Whatever team you root for – New Mexico United, the Albuquerque Isotopes or the Lobos among them – being a sports fan is bound to offer thrilling moments.
You see the excitement in the cheering, the screams, the fist-bumps, the high-fives, the towel waving, the colors.
Larry Olmsted peers into that bubbling enjoyment in his book “Fans: How Watching Sports Makes Us Happier, Healthier, and More Understanding.”
“In all of my journalism, I look for stories hiding in plain sight,” Olmsted said in a phone interview. “Nobody has ever examined what it means to be a sports fan.”
He probes deeply into what being a sports fan does to people’s psyche, behavior and attitude – individually and collectively. He finds many positives.
Considering a collective perspective, Olmsted quotes Kevin Quinn’s book “Sports and Their Fans” as stating that since humans are basically tribal creatures, fandom is a way to have a tribe, and that means a sense of community.
Today, Olmsted contends, sports fans are enjoying greater psychological advantages than ever, because interest in sports is waxing as interest in “social-gathering networks” (e.g. bowling leagues) are waning.
Until recently, he writes, little research has been done about the effects of being a fan, especially compared to religion, which he claims is “the most comparable system of widespread group identification and belonging.”
That growth in research, plus the historical record, demonstrates that being a sports fan is “good for us, good for humanity, and good for the world,” the author writes.
He dissects in plain English research published in books, professional journals and other sources. His conclusions are convincing, if at times repetitive.
Olmsted is impressed with the pioneering research of Daniel L. Wann, a psychology professor at Murray State University in Kentucky. Olmsted thinks no one has studied the psychological ramifications of sports fandom more than Wann; he’s been at it for more than three decades and has done studies of adults and children who identify with pro or amateur teams worldwide.
By “psychological ramifications,” the author said, Wann is referring to multiple mental health benefits. Wann – and more recent researchers – count 24 such benefits of fandom. Among them are higher self-esteem, fewer bouts of depression, less alienation and lower levels of loneliness.
Other mental health benefits are noted – more friends; higher levels of trust in others, less tension, less confusion, less anger, and more vigor and less fatigue. Taken together, these benefits can lead to greater individual fan happiness.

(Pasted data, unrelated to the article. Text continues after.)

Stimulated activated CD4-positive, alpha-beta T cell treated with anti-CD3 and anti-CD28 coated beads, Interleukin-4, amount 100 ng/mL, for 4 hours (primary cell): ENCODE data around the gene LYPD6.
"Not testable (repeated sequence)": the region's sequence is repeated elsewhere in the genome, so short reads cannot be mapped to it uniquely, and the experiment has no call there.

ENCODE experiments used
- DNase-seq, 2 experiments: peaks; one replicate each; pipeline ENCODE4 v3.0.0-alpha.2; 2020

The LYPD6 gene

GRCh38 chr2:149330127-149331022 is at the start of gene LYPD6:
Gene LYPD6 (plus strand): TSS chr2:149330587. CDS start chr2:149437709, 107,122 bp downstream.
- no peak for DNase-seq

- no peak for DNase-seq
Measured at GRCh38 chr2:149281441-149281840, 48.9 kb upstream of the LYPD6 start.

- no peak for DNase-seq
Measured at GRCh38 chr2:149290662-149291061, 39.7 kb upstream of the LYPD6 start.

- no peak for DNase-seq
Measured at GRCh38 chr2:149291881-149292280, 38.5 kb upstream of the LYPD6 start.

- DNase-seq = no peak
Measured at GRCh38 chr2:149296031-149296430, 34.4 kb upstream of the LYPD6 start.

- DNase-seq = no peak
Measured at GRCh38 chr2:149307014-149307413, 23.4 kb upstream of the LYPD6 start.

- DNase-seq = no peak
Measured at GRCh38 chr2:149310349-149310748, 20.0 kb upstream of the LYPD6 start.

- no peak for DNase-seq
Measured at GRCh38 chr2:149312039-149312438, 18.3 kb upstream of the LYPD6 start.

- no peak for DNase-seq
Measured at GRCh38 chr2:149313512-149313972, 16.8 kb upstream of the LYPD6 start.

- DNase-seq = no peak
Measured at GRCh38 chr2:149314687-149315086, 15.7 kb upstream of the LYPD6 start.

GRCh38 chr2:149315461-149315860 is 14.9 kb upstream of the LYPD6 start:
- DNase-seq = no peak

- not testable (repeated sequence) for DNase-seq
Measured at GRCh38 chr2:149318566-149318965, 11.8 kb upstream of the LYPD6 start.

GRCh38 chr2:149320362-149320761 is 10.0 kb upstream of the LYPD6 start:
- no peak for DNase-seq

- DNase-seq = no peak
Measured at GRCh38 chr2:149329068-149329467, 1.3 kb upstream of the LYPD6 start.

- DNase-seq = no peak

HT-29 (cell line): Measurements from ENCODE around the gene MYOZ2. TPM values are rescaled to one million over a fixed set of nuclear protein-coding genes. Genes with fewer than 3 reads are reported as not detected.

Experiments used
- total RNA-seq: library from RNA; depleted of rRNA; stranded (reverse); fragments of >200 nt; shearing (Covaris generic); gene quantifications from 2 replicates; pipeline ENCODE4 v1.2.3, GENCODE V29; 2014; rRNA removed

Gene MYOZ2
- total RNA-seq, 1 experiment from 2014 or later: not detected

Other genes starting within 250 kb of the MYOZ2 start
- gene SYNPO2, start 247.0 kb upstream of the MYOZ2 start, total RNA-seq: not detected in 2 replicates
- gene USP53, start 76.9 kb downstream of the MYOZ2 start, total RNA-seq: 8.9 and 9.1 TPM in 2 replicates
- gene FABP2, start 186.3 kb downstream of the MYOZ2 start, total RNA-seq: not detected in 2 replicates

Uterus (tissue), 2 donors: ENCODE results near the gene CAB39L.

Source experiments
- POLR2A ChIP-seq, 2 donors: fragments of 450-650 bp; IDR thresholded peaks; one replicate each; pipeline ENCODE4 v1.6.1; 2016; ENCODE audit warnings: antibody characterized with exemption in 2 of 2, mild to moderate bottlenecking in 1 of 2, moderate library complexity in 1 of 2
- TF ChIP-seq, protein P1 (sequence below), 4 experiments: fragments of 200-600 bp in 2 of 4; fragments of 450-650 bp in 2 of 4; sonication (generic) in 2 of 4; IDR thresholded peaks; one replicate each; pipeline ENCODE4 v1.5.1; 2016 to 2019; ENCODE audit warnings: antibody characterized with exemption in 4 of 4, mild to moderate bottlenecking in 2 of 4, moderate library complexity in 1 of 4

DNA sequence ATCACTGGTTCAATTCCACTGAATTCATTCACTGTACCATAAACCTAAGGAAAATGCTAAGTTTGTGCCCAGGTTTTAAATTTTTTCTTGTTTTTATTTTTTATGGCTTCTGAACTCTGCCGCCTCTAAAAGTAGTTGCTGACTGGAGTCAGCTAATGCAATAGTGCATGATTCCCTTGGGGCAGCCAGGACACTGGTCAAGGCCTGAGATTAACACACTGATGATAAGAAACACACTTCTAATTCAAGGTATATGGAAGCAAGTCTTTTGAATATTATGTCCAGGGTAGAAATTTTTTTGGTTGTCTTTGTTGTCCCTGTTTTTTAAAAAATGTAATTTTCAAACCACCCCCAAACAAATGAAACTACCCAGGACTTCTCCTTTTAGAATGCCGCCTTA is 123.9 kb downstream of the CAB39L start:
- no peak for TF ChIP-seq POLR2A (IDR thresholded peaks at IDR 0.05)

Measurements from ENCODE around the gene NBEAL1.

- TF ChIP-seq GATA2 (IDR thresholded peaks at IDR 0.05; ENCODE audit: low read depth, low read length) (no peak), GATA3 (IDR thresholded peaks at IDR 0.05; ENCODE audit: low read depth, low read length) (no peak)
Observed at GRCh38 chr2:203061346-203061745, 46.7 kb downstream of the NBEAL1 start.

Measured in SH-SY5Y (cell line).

Another impact: Olmsted cites research showing the power of sports fandom to heal in the aftermath of personal loss, trauma or calamities such as 9/11.
The book goes beyond addressing fandom and team sports.
Olmsted sees a direct link between watching sports and becoming an active participant. Example: the explosive popularity of the TV show “American Ninja Warrior” and the growth of “ninja training gyms.”
Wann is quoted as saying researchers’ findings about fans of individual sports such as golf and tennis would be similar to findings on team sports.
Olmsted explores a connection between the role of spectator sports and tolerance in society. He sees tolerance tied to the advancement of civil rights and human rights. Tolerance can result in shifts in fan attitude, and those shifts are sometimes influenced by the views or actions of one’s favorite teams or player.
Olmsted writes that Jackie Robinson is probably the baseball player with the most profound effect on society. Seventy-five years ago Robinson became the first Black in the modern era to play in baseball’s major league. Olmsted takes Robinson’s influence a step further, declaring that “… millions of sports fans around the globe have been transformed into more tolerant human beings,” Olmsted writes. “Robinson was the highest profile athlete to change fans’ racist perceptions, but he wasn’t the only one.”
Among other influential mid-20th century American Black athletes named are track star Jesse Owens and heavyweight championship boxer Joe Louis.
“I tried to make (the book) fun because there’s a lot of science, a lot of anecdotes, interviews,” Olmsted said.